Enalee Elizabeth Bounds passed away on Friday, March 12, 2021 at the age of 89. She was predeceased by her husband, Roland Ritter Bounds, and by two siblings Carl Rehling and Barbara Provenza. Enalee was survived by two children, son Stephen C. Bounds and daughter Lissa Bounds Hammond along with five grandchildren, Matthew Bounds, Rachel Hansen, Andrew Bounds, Carolyn Stolte-Danaher, and Anna Stolte; and two great grandchildren, Kaylee Bounds and Zoe Hansen.
Enalee grew up in Catonsville and attended public schools ultimately graduating from Catonsville High School and later attending the Maryland Institute of Art. She worked as a supervisor of bookkeeping for the Union Trust Co. and later worked as a dental assistant.
She found her life’s calling though in old Ellicott City’s first full-time antique shop that she opened with her mother and sister on Main Street in 1962. Ellicott’s Country Store, modeled after the country stores of historic New England, operated under her loving guidance for the next 50 plus years and was a cornerstone of the renaissance of the old mill town that continues to this day.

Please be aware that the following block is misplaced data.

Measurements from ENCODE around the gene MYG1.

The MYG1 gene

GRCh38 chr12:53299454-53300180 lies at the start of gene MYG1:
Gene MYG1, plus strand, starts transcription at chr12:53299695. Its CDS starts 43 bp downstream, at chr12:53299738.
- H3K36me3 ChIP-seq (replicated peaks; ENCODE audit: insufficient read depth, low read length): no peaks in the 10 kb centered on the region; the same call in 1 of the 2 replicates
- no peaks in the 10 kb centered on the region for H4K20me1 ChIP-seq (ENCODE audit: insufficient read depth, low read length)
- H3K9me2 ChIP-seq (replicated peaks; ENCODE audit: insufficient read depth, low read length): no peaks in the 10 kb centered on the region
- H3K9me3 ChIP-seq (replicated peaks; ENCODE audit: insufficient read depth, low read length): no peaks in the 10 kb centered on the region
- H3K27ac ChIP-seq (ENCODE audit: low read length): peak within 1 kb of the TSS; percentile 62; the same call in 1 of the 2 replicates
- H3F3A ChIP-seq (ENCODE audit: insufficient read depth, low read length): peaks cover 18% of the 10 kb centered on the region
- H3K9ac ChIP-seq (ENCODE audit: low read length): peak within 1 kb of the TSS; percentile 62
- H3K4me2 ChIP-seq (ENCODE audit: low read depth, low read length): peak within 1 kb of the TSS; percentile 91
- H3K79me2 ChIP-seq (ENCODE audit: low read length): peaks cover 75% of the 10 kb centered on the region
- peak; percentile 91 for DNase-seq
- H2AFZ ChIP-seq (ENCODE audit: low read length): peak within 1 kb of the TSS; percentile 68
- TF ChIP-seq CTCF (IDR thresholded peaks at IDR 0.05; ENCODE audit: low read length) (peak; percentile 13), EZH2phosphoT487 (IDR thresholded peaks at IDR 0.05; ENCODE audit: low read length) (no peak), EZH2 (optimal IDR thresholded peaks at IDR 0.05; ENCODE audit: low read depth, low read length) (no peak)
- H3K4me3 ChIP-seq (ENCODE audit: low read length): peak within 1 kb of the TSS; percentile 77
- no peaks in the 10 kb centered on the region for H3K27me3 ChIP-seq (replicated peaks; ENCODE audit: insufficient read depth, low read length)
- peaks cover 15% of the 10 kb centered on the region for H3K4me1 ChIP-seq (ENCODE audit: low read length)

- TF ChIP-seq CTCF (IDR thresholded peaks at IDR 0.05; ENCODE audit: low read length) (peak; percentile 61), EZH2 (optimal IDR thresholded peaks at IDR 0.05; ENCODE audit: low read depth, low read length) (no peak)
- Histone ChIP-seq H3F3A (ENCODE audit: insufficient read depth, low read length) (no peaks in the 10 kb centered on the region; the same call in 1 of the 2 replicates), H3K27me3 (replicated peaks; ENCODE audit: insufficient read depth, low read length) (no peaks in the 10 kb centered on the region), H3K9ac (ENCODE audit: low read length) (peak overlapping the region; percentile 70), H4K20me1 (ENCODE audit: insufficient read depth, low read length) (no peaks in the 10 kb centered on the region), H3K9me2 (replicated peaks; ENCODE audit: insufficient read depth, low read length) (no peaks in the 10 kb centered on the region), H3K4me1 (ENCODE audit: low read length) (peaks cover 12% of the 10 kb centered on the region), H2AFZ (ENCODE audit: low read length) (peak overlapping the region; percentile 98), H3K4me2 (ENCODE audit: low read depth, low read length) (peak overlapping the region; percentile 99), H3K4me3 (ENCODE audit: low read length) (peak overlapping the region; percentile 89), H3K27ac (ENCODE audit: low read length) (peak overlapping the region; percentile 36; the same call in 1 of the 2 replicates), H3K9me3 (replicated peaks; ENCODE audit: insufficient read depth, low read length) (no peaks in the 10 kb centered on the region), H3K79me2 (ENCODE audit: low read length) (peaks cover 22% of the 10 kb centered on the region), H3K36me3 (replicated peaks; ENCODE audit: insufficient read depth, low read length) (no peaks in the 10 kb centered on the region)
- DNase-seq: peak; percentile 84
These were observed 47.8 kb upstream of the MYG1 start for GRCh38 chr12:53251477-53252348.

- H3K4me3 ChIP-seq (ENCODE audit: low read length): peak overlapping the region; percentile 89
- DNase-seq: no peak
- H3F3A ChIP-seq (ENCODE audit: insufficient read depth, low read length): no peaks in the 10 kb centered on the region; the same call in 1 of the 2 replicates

Enalee was a key player in the restoration of the B&O Railroad Station (now a museum) which was the location of the famous race of the Tom Thumb steam locomotive and a horse-drawn railcar, demonstrating the superiority of a steam powered railroad. She was also heavily involved in the restoration and prominent relocation of the Merryman Street Log Cabin and worked with her husband Roland to have Ellicott City designated as a Historic District thus providing significant historical protections for the entire town.
A great student of Maryland and Howard County history, she edited the “Heritage” historical newspaper for fifteen years and was one of the editors for the Ellicott City Bicentennial Journal when the town celebrated its 200th birthday. She began the long-popular series of annual Howard County Decorator Showhouses to raise funds for historic preservation and actively decorated many showhouse rooms over the years.
Funeral service and burial will be held on March 26th at St. John's Episcopal Church and Cemetery in Ellicott City where Enalee lived for fifty years in the nearby restored and expanded servant’s quarters for the MacAlpine Estate. In lieu of flowers, the family suggests donations be made in Enalee's memory to Historic Ellicott City, Inc. which she helped create and served as its President and on its Board. It can be found at: www.historicec.com
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